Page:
A major infrastructure project that promises huge carbon savings and thousands of jobs for the North West has been awarded over £800,000 in support from UK Government and project partners.

HyNet, supported by Peel L&P among other partners, will capture and store over a million tonnes of carbon dioxide (CO2) from industry and store this offshore in depleted gas fields in Liverpool Bay, which are currently operated by Eni. HyNet will also subsequently produce hydrogen as a fuel for both heating, power and transport. A UK-first at such large scale, the first phase will be operational by 2024.

Since its launch in May last year, HyNet has attracted significant industry and political support, both regionally and from Westminster. Peel L&P is part of a consortium led by the UK’s biggest gas distribution network Cadent and project developer Progressive Energy, and also includes Essar Oil UK, CF Fertilisers, Peel L&P and the University of Chester.

The financial support from the Department for Business, Energy and Industrial Strategy (BEIS) enables the HyNet consortium to begin the next phase of engineering design for the Carbon Capture and Storage (CCS) element of the project. This CCS infrastructure is the critical enabler for decarbonisation of the major parts of the North West economy.

Dr Tony Smith, Commercial Strategy Manager at Peel Environmental, part of Peel L&P, said:

“The delivery of this project to assess scale carbon capture and storage in the North West is a critically important step in the development of a regional decarbonised industrial cluster. Our Protos development is already delivering projects which contribute to reductions in CO2 and HyNet will further enable our ambition to be CCUS-ready.”

Energy intensive industry in the North West operates in a competitive global market, and is subject to UK and EU carbon ‘taxes’. The new CCS infrastructure will not only enable long-term, low carbon production but will help both maintain existing, and attract new, industry to the region.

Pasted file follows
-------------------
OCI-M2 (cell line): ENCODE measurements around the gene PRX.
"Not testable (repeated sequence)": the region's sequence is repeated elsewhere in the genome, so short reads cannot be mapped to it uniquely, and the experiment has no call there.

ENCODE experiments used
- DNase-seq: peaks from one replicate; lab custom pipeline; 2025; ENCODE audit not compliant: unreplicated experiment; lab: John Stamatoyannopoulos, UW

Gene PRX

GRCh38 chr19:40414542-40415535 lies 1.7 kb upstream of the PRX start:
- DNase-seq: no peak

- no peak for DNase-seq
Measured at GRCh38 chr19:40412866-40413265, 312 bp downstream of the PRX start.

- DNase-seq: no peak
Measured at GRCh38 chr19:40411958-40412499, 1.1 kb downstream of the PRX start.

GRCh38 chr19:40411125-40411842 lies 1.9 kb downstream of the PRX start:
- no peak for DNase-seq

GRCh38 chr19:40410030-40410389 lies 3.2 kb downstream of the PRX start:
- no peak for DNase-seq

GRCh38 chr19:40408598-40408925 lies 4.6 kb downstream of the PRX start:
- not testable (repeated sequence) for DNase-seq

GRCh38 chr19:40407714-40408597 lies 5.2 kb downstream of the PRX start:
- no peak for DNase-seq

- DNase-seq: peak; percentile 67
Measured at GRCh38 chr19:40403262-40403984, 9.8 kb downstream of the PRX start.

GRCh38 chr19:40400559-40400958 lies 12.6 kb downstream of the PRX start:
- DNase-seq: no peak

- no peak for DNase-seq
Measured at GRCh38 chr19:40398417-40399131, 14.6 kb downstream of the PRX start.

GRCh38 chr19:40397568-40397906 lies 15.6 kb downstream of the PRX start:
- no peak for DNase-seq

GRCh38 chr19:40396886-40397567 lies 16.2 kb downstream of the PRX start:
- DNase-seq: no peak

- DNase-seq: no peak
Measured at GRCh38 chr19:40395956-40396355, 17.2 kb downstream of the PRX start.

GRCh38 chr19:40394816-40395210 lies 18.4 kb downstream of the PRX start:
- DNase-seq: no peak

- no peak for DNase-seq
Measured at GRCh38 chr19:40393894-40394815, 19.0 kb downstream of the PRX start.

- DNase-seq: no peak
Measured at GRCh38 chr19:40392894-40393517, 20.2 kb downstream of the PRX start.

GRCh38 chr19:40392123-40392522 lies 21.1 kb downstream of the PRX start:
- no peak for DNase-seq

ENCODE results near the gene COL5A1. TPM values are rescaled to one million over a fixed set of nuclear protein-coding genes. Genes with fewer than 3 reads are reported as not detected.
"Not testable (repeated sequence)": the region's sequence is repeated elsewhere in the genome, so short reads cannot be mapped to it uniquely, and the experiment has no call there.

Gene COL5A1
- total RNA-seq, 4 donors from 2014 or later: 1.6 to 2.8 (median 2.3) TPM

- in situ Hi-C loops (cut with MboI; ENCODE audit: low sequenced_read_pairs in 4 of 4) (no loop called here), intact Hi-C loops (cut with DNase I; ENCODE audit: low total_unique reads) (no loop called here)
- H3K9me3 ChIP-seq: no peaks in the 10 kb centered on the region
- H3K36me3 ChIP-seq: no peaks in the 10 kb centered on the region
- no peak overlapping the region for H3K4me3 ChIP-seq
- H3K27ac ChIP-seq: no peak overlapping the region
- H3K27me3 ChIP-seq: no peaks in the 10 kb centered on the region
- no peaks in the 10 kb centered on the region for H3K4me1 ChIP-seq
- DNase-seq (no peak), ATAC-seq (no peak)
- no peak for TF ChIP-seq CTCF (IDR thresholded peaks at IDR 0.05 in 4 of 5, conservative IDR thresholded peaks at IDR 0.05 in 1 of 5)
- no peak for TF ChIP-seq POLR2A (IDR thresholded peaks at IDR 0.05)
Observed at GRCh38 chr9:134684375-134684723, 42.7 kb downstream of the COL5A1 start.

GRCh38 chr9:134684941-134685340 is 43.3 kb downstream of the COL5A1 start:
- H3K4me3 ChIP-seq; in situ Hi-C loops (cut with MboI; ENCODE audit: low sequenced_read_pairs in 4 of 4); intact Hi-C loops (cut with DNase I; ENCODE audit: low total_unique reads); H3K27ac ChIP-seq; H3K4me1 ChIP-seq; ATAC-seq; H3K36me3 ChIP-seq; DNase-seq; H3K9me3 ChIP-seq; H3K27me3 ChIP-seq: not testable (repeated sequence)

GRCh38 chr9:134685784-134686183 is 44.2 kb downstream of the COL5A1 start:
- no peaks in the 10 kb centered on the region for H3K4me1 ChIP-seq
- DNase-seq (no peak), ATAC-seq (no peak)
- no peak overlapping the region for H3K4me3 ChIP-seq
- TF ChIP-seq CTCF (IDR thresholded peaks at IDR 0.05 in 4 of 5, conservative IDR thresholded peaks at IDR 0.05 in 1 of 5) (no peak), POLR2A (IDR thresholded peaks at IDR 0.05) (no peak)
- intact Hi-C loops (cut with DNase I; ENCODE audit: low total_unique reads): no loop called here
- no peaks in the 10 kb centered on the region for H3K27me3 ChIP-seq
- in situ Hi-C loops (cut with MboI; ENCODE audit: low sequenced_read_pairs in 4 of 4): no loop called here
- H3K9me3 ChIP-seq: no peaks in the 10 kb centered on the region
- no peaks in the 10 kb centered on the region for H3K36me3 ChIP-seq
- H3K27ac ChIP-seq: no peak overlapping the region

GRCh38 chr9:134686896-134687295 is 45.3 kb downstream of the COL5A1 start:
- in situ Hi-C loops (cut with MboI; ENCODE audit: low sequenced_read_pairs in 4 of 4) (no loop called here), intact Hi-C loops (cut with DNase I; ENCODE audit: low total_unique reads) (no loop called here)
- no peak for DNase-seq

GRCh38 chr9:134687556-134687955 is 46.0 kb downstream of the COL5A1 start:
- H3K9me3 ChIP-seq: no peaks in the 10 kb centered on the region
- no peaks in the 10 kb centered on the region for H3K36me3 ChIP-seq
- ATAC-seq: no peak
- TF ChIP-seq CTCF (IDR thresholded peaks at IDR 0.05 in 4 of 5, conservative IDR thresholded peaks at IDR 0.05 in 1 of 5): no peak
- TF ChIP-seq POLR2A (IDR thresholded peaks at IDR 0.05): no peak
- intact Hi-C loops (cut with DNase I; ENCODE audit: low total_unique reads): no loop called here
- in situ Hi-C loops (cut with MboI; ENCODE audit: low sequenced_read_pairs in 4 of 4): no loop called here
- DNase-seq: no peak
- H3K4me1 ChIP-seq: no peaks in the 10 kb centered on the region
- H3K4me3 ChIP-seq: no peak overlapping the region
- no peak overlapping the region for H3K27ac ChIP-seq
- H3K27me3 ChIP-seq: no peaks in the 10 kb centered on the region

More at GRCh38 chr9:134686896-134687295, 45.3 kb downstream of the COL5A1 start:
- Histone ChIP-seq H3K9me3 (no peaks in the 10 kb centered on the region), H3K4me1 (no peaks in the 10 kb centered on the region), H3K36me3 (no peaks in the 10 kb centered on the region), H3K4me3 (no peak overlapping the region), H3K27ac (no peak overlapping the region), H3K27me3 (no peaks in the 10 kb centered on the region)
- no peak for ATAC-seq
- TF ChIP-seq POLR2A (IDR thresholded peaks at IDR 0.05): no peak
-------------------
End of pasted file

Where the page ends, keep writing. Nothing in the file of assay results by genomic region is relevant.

The first phase of the HyNet project would see around £300 million invested in constructing CCS infrastructure. Longer term, the overall investment in CCS and hydrogen infrastructure in the region is planned to reach around £1 billion.

This will bring a range of economic benefits, including up to 5,000 jobs from the planning, construction and ongoing operation of these new facilities, with the prospect of more jobs and investment as the technology rolls out to other regions of the UK.

HyNet is also being supported by the North West Business Leadership Team (NWBLT), which recently announced its response to the Government’s challenge to establish a Low Carbon Industrial ‘Cluster’ by 2030. The goal set by Government is to establish a low-carbon exemplar that others in the UK and internationally can learn from and replicate. HyNet forms a major part of the NWBLT bid, and is supported by private and public sector partners from across the Liverpool City Region, Cheshire and Warrington, and Greater Manchester.

Ed Syson, Chief Safety and Strategy Officer at Cadent, said:

“This a critical step towards achieving huge carbon savings for UK industry and to enable its clean growth. HyNet is game-changing and positions the North West as a world leader in carbon capture and hydrogen technologies. With a range of partners, we are building a project here that will help decarbonise heat in homes and industry, along with providing cleaner fuel for transport like trains and buses.”

Richard Carter, Chairman of the North West Business Leadership Team, welcomed the news of the award:

“We firmly believe that we have the opportunity to build a powerful collaboration in the North West of which HyNet is a crucial part. Working together we can create an innovative, sustainable and low-cost energy system that will help to deliver an increasingly decarbonised future. It will also contribute to energy security and the sort of sustainable economic growth that will be of benefit to local communities also. This announcement is an important first step on that journey – and places the North West in the vanguard of this new technology.”

Garfield Southall, Executive Dean of the Faculty of Science and Engineering at the University of Chester’s Thornton Science Park, added:

“The University is very excited to be a partner in this project, which will boost the competitiveness of our North West industrial cluster, attract inward investment, deliver skills and innovation that can support the realisation of a low carbon global economy for a low carbon glow.  With Dr Carolina Font-Palma and Professor Joe Howe at the University, and all partners working together, I believe that we can accelerate the cost-effective deployment of ‘at scale’ industrial decarbonisation by the mid-2020s.”

Jonathan Chinn, Chief Projects Officer, Essar Oil UK said:

“This is a very important initiative and we look forward to playing our part in this consortium working towards the decarbonisation of energy intensive industry.”

More information on HyNet is at www.hynet.co.uk